Attacked this week was Hollywood actor Taye Diggs over his son, Walker (6) whom he shares with his former wife Idina Menzel. Menzel is caucasian and so it follows their son is biracial. But Diggs had the audacity to say he is mixed.
Attacked this week was Hollywood actor Taye Diggs over his mixed race son, Walker (6) whom he shares with his former wife Idina Menzel. Menzel is caucasian and so it follows their son is biracial. But Diggs had the audacity to say he is mixed.
To Americans, this is equivalent to Diggs denying his own black identity, refuting his history and ignoring the one-drop rule which has defined American race politics and identity. The likes of Tiger Woods and Lewis Hamilton are often slammed for their refusal to identify solely as Black. Instead, they purport they are indeed mixed.
Tiger who is one-quarter Chinese, one-quarter Thai, one-quarter African American, one-eighth Native American, and one-eighth Dutch jokingly refers to his ethnic make-up as “Cablinasian” (a syllabic abbreviation he coined from Caucasian, Black, (American) Indian, and Asian).
Obama, however, perhaps for simplicity’s sake when running for American president knew that identifying as one-half anything would hurt his political ambitions. He opted early on to adopt an entirely Black identity. And without any of his white relatives alive to contest, he’s been largely accepted.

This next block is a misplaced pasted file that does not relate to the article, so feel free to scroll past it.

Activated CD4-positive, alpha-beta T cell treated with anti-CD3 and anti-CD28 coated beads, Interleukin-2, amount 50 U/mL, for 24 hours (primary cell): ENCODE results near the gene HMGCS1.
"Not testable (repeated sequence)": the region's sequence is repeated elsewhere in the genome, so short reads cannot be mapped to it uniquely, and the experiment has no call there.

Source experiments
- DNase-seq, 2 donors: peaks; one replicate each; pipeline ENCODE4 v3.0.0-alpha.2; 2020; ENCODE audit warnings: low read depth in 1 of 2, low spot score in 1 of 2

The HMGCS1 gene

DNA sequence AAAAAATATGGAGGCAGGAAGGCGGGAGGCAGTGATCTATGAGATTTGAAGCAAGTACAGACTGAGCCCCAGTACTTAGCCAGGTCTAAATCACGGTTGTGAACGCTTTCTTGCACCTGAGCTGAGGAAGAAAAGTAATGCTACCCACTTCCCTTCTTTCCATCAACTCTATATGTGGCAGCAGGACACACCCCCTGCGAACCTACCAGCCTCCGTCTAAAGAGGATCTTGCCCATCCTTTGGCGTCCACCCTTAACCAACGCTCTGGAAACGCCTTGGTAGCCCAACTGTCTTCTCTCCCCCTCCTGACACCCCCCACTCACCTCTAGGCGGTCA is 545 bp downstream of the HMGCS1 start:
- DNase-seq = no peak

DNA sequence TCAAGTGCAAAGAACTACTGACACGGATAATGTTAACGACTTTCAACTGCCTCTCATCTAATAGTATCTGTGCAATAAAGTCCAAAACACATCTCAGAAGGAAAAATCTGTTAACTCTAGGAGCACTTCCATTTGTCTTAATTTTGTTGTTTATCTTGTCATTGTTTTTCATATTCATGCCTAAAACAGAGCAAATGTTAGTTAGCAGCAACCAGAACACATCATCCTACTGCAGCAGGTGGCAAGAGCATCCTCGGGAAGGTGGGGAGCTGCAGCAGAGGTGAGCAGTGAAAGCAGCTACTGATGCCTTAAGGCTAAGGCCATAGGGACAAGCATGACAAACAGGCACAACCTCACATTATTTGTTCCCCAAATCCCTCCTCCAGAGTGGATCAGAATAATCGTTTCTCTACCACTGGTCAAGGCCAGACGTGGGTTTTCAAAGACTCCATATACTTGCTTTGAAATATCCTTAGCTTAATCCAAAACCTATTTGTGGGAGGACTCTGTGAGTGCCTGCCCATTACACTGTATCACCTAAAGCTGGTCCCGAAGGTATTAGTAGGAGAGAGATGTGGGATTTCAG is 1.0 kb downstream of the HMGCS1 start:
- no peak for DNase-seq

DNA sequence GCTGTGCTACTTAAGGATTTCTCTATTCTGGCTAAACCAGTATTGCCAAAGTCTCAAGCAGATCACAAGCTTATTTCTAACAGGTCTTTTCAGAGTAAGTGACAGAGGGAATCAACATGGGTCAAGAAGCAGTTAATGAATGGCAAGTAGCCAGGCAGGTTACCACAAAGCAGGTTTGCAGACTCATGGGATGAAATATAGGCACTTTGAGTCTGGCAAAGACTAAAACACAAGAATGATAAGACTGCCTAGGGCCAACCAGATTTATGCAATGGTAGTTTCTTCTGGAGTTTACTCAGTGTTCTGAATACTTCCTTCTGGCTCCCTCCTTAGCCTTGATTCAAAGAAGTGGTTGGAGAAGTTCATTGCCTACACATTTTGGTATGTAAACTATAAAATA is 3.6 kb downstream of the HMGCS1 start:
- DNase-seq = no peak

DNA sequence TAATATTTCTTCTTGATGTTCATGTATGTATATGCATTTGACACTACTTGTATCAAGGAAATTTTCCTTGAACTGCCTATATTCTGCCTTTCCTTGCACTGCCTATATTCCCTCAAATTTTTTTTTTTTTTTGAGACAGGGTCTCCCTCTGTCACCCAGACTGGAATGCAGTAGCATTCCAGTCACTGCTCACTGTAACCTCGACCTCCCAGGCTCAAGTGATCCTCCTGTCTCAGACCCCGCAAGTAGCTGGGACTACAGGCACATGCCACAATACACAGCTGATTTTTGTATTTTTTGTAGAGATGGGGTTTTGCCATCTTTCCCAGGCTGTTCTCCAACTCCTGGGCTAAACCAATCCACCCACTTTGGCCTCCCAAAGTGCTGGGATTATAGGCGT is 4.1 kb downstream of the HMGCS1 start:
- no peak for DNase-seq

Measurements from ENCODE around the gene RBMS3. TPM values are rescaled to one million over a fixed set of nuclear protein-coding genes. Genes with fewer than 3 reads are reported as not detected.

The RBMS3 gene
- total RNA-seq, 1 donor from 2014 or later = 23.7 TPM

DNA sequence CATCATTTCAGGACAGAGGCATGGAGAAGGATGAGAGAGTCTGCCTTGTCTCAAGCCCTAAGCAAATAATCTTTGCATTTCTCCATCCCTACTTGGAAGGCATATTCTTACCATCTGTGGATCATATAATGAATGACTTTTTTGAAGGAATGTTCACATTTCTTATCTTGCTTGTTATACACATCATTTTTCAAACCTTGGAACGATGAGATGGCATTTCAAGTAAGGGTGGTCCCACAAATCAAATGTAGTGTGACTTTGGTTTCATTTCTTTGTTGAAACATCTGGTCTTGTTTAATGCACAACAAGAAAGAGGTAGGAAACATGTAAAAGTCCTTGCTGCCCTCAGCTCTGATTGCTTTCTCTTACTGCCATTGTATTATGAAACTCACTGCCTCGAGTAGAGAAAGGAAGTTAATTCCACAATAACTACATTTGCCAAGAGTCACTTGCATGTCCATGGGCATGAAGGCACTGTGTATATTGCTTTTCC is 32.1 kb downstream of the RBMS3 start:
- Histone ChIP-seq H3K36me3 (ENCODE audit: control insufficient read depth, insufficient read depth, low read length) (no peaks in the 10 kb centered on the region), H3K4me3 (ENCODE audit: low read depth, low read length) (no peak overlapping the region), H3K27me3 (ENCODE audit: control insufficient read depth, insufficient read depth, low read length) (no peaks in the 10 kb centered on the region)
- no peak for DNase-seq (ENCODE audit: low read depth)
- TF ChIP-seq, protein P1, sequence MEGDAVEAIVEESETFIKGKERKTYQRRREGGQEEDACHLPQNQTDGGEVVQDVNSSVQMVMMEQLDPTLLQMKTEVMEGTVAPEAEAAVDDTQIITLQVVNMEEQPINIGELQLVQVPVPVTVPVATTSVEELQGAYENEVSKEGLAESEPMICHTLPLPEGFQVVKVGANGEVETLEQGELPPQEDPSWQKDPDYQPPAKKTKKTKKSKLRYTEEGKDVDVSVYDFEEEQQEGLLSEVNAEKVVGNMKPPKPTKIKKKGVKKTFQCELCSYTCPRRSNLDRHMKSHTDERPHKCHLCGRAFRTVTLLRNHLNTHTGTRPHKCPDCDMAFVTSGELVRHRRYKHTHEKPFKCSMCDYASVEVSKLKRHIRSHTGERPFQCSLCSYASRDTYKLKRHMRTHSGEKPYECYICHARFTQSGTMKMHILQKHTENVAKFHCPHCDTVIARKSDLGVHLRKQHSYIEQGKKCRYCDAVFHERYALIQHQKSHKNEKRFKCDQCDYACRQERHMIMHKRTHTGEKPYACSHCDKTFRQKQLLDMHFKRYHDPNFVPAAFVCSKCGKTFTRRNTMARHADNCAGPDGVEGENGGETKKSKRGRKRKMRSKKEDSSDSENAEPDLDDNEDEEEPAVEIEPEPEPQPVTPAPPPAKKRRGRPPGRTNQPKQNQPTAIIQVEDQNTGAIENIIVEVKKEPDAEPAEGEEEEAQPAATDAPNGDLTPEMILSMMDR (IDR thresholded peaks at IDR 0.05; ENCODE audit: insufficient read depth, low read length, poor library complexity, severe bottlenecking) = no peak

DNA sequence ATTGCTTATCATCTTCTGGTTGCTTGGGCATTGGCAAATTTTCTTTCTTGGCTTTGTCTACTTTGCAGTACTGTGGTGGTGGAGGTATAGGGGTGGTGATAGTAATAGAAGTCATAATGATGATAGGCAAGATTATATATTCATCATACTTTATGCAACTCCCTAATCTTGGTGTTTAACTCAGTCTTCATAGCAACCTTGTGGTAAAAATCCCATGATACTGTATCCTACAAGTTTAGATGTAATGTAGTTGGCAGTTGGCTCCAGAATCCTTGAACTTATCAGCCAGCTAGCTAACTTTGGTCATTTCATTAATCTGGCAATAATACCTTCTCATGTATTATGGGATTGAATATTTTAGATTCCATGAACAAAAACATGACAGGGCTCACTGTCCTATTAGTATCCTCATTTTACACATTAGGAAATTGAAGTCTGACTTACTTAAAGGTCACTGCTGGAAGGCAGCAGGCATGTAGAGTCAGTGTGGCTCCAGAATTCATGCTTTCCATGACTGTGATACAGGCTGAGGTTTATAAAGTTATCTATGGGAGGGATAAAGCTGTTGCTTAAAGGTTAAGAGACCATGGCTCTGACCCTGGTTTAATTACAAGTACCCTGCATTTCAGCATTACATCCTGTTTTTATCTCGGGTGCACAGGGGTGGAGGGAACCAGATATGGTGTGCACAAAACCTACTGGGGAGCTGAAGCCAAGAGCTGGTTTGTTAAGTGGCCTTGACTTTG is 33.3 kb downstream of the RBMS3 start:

Although the one-drop rule was invented by white segregationists who were keen to keep their racial blood lines ‘pure’, African Americans themselves are fierce critics of the multi-racial category. To this day, only 7 percent of Americans identify as multi-racial (when many believe the numbers are much higher).
American sitcoms, dramas and day time soap operas still exhibit same-race couples. And when there is an exception, it’s usually a show looking to make major ripples (like the sitcom Ellen in the early 2000’s when they featured a same-sex kiss). British tv, on the other hand, features inter racial dating as naturally as any other couple. It’s refreshing to see.
To me, the one-drop rule seems outdated and completely against an individual’s right to define his/herself. I get the argument that yes, he will be seen throughout his life as Black and his experience probably largely defined by living as a Black man in a racist world. But, we have to start somewhere don’t we? Walker will be influenced by both his parents and that will complete his identity. He shouldn’t be forced to choose just because the world does it for him. Let me know what you think by commenting below.
Be sure to read Diggs’ latest book ‘Mixed Me’ which is about a biracial family. I’ll be ordering it soon for my little ones and I’ll be sure to include a review. Well done Taye for stepping up, speaking out and writing about it.
For more about mixed race families, read Are Multiracial Families the New Normal?
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